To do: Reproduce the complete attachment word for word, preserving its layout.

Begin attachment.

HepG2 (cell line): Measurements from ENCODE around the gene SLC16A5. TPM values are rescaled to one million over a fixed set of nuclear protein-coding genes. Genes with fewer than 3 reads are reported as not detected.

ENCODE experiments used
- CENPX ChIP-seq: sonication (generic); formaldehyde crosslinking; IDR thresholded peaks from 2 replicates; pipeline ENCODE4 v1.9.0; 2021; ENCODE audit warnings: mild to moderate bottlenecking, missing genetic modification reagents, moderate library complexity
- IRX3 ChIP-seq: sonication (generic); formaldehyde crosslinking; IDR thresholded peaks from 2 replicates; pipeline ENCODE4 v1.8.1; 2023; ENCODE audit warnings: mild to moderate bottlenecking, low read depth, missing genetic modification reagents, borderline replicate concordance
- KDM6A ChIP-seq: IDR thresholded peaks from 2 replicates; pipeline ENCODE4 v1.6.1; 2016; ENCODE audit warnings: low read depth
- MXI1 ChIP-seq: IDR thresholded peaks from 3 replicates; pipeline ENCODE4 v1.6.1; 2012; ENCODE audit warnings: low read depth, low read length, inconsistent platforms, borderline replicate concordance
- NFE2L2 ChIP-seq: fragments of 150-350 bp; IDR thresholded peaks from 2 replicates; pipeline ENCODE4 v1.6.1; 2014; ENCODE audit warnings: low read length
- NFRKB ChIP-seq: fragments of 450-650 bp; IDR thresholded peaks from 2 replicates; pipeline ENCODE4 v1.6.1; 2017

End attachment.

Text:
HepG2 (cell line): Measurements from ENCODE around the gene SLC16A5. TPM values are rescaled to one million over a fixed set of nuclear protein-coding genes. Genes with fewer than 3 reads are reported as not detected.

ENCODE experiments used
- CENPX ChIP-seq: sonication (generic); formaldehyde crosslinking; IDR thresholded peaks from 2 replicates; pipeline ENCODE4 v1.9.0; 2021; ENCODE audit warnings: mild to moderate bottlenecking, missing genetic modification reagents, moderate library complexity
- IRX3 ChIP-seq: sonication (generic); formaldehyde crosslinking; IDR thresholded peaks from 2 replicates; pipeline ENCODE4 v1.8.1; 2023; ENCODE audit warnings: mild to moderate bottlenecking, low read depth, missing genetic modification reagents, borderline replicate concordance
- KDM6A ChIP-seq: IDR thresholded peaks from 2 replicates; pipeline ENCODE4 v1.6.1; 2016; ENCODE audit warnings: low read depth
- MXI1 ChIP-seq: IDR thresholded peaks from 3 replicates; pipeline ENCODE4 v1.6.1; 2012; ENCODE audit warnings: low read depth, low read length, inconsistent platforms, borderline replicate concordance
- NFE2L2 ChIP-seq: fragments of 150-350 bp; IDR thresholded peaks from 2 replicates; pipeline ENCODE4 v1.6.1; 2014; ENCODE audit warnings: low read length
- NFRKB ChIP-seq: fragments of 450-650 bp; IDR thresholded peaks from 2 replicates; pipeline ENCODE4 v1.6.1; 2017